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Where are we in achieving the goals of the Global Strategy for Women’s and Children’s Health? Taking stock of progress and developing next steps for 2013, 19-20 November 2012, Geneva. Stakeholder meeting report.
Geneva, Switzerland, WHO, 2012.  p.The Canadian International Development Agency (CIDA) and the World Health Organization (WHO) co-chaired a two day meeting in Geneva of more than 70 representatives from national governments, the UN, civil society and the private sector. The meeting provided the first opportunity for partners to jointly discuss the independent Expert Review Group (iERG) recommendations and progress towards the multi-stakeholder program of work facilitated by WHO. Participants also discussed how to accelerate accountability and harmonize efforts in support of the Global Strategy for Women’s and Children’s Health. The overall objectives of the meeting were: to critically review progress in the implementation of the Global Strategy and the 10 recommendations of the Commission on Information and Accountability (CoIA); to provide strategic direction on implementing the iERG recommendations; and to explore synergies in the implementation of the different initiatives under the Global Strategy;
Analysing commitments to advance the Global Strategy for Women’s and Children’s Health. The PMNCH 2011 report.
Geneva, Switzerland, WHO, Partnership for Maternal, Newborn and Child Health, 2011.  p.The overall objective of this report is to present an introductory analysis of the commitments to inform discussion and action on the following topics: 1. Accomplishments of the Global Strategy and the Every Woman, Every Child effort, in terms of the commitments to date; 2. Opportunities and challenges in advancing Global Strategy commitments; 3. Stakeholders' perceptions about the added value of the Global Strategy; and 4. Next steps to strengthen advocacy, action and accountability, taking forward the recommendations of the Commission on Information and Accountability for Women's and Children's Health. (Excerpt)
International Journal of Gynecology and Obstetrics. 2007 Jun; 97(3):227-228.The Alliance for Women's Health is a FIGO-based interagency consortium, comprising the World Health Organization, United Nations Population Fund, World Bank, UNICEF, International Planned Parenthood Federation, International Confederation of Midwives and International Pediatric Association. In conjunction with the XVIII World Congress of Gynecology and Obstetrics in Kuala Lumpur in November 2006, the Alliance held a precongress workshop examining access in five priority emerging issues: human papillomavirus vaccine/cervical cancer screening, emergency contraception, adolescent reproductive health, emergency obstetric care and sexually transmitted infections. Reports from the five working groups, published in this and subsequent issues of the International Journal of Gynecology and Obstetrics, provide current evidence-based recommendations on improving access to sexual and reproductive health services supported by applicable rights. The World Bank presented a framework for the discussion during theopening plenary session. The importance of sexual and reproductive health services is well recognized and was articulated in the Programme of Action of the International Conference on Population and Development which was held in Cairo in 1994. However, the inclusion of universal access to reproductive health as a target for the Millennium Development Goals (MDGs) only occurred in October 2006 after prolonged negotiations reflecting the reluctance, in circles of influence, to provide support where there are certain sociopolitical sensitivities. (excerpt)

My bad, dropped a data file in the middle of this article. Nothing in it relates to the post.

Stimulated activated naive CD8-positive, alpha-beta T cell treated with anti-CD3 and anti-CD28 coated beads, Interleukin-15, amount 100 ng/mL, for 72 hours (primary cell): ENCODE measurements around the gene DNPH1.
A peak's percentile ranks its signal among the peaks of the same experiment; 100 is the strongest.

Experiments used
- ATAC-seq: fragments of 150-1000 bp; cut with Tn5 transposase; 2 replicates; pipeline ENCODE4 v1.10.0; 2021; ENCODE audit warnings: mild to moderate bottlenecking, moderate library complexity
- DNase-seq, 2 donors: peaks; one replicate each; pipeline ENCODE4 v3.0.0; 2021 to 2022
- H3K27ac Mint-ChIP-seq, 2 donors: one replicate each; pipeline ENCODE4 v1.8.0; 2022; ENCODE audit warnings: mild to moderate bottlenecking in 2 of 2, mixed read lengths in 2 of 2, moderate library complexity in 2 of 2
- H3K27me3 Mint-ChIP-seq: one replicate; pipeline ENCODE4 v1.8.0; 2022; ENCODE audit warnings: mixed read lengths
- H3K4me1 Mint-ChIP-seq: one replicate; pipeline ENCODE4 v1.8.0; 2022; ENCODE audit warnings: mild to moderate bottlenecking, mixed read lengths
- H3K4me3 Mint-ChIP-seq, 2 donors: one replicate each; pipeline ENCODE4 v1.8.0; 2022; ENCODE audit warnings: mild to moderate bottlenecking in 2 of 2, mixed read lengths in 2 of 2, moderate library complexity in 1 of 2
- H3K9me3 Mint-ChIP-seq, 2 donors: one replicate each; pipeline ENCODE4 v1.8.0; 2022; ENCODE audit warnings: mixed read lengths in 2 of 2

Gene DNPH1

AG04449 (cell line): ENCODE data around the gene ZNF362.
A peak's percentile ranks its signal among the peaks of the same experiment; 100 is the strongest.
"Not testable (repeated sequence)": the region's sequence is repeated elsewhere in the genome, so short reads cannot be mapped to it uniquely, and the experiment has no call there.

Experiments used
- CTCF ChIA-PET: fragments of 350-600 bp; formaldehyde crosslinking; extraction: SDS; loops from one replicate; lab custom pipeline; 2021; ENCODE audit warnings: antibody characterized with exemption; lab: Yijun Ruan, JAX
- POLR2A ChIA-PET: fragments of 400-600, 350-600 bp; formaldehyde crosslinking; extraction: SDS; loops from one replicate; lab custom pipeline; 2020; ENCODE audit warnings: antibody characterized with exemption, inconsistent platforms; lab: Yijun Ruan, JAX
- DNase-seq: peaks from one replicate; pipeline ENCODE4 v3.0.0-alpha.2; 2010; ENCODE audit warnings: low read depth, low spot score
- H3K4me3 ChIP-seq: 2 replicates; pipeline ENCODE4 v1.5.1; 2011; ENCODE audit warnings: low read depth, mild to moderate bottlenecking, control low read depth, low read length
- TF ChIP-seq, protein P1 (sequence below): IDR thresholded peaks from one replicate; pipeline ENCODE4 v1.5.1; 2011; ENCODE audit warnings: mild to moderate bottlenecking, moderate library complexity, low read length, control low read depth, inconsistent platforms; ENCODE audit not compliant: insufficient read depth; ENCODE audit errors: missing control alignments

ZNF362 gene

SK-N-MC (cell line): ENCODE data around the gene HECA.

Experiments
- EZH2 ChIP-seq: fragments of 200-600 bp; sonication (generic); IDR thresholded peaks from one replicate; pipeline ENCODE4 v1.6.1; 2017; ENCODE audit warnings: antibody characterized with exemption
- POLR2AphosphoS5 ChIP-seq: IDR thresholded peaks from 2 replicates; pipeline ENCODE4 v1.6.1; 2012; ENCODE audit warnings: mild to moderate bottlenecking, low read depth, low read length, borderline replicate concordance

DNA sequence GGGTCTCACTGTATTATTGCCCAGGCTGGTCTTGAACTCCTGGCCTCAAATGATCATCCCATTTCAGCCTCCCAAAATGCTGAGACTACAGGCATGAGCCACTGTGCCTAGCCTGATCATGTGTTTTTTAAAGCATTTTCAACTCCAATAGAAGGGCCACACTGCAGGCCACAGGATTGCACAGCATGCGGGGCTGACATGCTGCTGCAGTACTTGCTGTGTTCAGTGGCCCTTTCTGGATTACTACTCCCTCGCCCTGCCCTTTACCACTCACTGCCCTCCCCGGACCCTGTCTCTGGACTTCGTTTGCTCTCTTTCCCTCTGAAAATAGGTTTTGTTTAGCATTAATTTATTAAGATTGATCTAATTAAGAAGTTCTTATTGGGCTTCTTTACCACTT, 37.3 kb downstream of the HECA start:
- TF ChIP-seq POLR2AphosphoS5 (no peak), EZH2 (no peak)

New York, New York, United Nations Population Fund [UNFPA], 2005.  p.At the Fourth World Conference on Women (FWCW) in Beijing, China, September 1995, 189 countries adopted the Declaration and Platform for Action, reflecting a new international commitment to the goals of equality, development and peace for all women everywhere. Five years later, in June 2000, Member States reaffirmed their commitments to the twelve critical areas of concern in the Beijing Platform at the Beijing +5 session of the General Assembly at United Nations Headquarters in New York, and considered future actions and initiatives for the year 2000 and beyond. The United Nations Population Fund (UNFPA) is fulfilling the principles and recommendations of Beijing through its ongoing work, mandated by the Programme of Action endorsed by 179 countries at the International Conference on Population and Development (ICPD) in Cairo in 1994. The Cairo agenda represents an international commitment to principles of reproductive health and rights for women and men, gender equality and male responsibility, and to the autonomy and empowerment of women everywhere. (excerpt)